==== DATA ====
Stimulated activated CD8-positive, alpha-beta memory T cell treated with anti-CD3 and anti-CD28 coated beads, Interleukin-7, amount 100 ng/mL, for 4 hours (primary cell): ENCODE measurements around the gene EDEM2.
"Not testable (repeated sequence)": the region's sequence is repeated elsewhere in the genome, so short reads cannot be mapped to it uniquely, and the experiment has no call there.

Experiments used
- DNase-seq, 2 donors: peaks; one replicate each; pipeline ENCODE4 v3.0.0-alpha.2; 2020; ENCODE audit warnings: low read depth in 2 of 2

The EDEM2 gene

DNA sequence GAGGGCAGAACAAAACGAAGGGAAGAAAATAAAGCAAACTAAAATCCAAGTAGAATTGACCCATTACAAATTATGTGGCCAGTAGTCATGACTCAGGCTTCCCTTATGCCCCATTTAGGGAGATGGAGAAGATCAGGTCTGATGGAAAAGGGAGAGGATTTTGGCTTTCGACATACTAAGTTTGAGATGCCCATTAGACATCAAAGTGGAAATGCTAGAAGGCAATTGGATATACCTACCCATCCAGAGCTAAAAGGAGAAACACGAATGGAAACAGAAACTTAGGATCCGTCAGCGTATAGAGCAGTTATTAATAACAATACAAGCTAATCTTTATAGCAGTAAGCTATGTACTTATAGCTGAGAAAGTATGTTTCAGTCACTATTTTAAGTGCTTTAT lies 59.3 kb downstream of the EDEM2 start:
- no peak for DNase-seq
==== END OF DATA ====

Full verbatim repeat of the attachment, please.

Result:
Stimulated activated CD8-positive, alpha-beta memory T cell treated with anti-CD3 and anti-CD28 coated beads, Interleukin-7, amount 100 ng/mL, for 4 hours (primary cell): ENCODE measurements around the gene EDEM2.
"Not testable (repeated sequence)": the region's sequence is repeated elsewhere in the genome, so short reads cannot be mapped to it uniquely, and the experiment has no call there.

Experiments used
- DNase-seq, 2 donors: peaks; one replicate each; pipeline ENCODE4 v3.0.0-alpha.2; 2020; ENCODE audit warnings: low read depth in 2 of 2

The EDEM2 gene

DNA sequence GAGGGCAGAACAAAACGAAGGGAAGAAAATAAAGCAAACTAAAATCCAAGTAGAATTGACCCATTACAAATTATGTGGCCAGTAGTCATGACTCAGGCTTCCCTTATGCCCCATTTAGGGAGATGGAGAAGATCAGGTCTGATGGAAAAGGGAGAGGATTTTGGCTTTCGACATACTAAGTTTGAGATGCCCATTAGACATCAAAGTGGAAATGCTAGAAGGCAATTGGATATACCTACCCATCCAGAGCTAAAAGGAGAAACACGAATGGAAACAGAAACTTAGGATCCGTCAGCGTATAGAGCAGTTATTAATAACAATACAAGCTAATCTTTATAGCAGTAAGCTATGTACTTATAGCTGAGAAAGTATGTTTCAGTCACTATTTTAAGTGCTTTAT lies 59.3 kb downstream of the EDEM2 start:
- no peak for DNase-seq